Definition of Done – Acceptance Tests
InfoQ has an interesting article on QA in Scrum. The article offers a very simple Definition of Done (DoD) list, which is a good start – especially as in many organisations “Done” is often unfortunately accepted as a word, with no real evidence. I’d offer that what is missing from this list one of the constructs of a good story – acceptance tests. Additionally, I’d say that “acceptance test cases” need to be correlated back to acceptance tests on the story, else you could have somewhat of a delta between that the engineering team is using to test the story, and get to Done, and what QA is using to test the story – one source of truth. Mike Cohn sums up acceptance testing quite clearly for all involved in “testing” stories that need to be deemed “Done”:
“Acceptance testing is the process of verifying that stories were developed such that each works exactly the way the customer team expected it to work.”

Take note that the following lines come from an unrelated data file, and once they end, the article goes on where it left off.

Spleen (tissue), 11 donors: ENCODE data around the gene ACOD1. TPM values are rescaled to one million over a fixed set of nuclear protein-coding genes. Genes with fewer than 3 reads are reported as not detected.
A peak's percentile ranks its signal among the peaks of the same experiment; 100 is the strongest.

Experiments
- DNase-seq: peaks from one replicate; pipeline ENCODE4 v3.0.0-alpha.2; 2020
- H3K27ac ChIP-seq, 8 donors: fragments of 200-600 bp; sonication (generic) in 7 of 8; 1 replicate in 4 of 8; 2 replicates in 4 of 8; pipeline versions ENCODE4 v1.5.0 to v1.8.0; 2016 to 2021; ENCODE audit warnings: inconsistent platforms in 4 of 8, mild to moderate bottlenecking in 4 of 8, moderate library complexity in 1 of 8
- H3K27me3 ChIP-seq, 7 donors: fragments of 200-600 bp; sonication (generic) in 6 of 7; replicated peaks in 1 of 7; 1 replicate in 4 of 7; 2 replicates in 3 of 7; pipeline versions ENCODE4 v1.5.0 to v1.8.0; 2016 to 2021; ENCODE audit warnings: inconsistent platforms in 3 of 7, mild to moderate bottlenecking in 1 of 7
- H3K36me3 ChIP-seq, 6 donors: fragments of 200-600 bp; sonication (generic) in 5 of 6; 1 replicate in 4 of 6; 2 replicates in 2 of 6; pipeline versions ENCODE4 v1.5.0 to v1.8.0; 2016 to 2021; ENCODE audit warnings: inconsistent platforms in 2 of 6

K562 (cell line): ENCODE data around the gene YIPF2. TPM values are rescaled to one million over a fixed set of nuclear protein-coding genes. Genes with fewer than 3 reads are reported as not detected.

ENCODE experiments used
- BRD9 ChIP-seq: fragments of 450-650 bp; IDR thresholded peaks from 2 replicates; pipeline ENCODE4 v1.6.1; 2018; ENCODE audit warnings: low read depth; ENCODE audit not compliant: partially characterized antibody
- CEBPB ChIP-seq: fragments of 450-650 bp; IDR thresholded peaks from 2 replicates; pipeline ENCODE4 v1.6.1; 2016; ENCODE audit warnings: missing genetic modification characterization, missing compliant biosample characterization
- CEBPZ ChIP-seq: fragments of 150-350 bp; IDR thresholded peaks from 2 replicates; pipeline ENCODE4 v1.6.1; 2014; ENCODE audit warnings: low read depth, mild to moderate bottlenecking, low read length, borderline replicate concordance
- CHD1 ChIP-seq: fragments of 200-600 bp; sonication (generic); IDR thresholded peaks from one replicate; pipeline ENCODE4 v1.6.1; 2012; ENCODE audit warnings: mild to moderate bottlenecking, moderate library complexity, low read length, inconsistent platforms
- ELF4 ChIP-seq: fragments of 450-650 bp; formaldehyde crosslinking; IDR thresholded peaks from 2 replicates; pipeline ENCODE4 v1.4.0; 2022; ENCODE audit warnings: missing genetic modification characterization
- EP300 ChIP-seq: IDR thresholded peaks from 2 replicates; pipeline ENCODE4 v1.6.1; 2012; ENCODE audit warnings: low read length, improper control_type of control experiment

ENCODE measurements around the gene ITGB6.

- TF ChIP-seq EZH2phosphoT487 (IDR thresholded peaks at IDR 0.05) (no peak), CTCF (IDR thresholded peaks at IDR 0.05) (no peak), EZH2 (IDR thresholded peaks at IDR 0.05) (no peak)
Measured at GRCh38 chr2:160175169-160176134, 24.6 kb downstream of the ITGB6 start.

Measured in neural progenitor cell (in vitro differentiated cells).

Further, from Implementing Agile:
- Acceptance tests are used by the product owner to know that the acceptance criteria have been met and the User Story is “Done” to their satisfaction.
- Acceptance tests help drive development in an “Acceptance Test Driven Development” environment.
- Acceptance tests serve as the source of product regression tests.
This nicely leads to ATDD. I’m still shocked at how badly the software engineering industry is still behind in “old” concepts like TDD and BDD. I can only imagine the number of people running for the door on the mention of ATDD 😉 The Microsoft MSDN blog offers an interesting read on ATDD.
Acceptance Test Driven Development (ATDD) is a practice in which the whole team collaboratively discusses acceptance criteria, with examples, and then distills them into a set of concrete acceptance tests before development begins. It’s the best way I know to ensure that we all have the same shared understanding of what it is we’re actually building. It’s also the best way I know to ensure we have a shared definition of Done